A 6.0 magnitude earthquake Sunday morning in Northern California was the largest quake to hit the Bay Area in almost 25 years, according to the U.S. Geological Service.


The quake, centered in Napa County, woke up residents, knocked out power and shook items from shelves, according to the The San Jose Mercury News.

The newspaper also reported some streetlights were knocked out and crews responded to scattered fires.

CNN is also reporting people are trapped.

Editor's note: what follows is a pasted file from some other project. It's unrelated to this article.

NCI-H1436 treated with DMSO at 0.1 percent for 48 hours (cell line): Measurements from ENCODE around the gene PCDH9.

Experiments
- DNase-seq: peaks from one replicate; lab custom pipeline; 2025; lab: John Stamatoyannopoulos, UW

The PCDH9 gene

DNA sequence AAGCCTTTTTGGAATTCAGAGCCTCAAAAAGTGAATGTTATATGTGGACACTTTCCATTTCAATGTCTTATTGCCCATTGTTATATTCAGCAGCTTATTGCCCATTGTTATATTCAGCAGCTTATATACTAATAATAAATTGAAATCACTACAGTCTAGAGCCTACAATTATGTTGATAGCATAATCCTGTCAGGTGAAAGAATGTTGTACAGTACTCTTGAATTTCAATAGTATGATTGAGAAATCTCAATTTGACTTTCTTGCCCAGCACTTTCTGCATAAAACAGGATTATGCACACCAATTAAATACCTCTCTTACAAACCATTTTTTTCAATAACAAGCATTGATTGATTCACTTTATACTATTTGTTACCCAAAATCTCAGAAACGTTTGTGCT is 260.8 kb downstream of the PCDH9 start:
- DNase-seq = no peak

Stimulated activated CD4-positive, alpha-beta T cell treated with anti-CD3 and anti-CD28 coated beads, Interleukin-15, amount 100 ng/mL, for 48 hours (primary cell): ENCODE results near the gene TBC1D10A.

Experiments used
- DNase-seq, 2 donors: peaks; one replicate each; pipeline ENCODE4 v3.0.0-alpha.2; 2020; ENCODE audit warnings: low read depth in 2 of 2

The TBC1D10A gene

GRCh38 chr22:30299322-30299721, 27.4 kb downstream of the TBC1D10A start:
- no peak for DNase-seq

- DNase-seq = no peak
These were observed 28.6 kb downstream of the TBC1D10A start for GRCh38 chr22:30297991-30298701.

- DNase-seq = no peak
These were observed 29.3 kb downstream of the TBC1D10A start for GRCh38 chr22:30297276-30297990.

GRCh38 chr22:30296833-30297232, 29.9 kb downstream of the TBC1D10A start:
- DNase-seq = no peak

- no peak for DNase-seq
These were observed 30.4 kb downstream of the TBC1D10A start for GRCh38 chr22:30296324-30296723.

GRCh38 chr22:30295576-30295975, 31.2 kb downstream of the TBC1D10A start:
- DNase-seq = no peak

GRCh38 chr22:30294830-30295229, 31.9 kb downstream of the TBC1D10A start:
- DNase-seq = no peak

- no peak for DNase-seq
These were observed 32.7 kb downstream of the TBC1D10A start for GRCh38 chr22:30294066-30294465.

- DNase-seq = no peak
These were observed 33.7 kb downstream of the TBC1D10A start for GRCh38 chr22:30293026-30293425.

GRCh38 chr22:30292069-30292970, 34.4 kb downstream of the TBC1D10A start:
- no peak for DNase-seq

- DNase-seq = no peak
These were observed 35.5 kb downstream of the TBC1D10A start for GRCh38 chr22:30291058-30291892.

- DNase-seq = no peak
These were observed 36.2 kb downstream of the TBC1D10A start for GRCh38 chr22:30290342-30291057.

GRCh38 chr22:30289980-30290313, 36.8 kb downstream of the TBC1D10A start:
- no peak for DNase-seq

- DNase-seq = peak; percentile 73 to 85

The quake was approximately 6.7 miles deep, USGS said, adding that the probability of a strong and possibly damaging aftershock in the next seven days is approximately 54 percent. As many as 70 small aftershocks are likely in the next week.

The USGS tweeted that the quake was the strongest in the area since the Loma Prieta earthquake in 1989.

The Browns Valley section of the West Napa fault is suspected, although no exact determination has been made, the USGS added.

USGS is asking anyone who felt the earthquake to share their experiences, saying the information will help them greatly.

--This report was last updated at 9:22 a.m.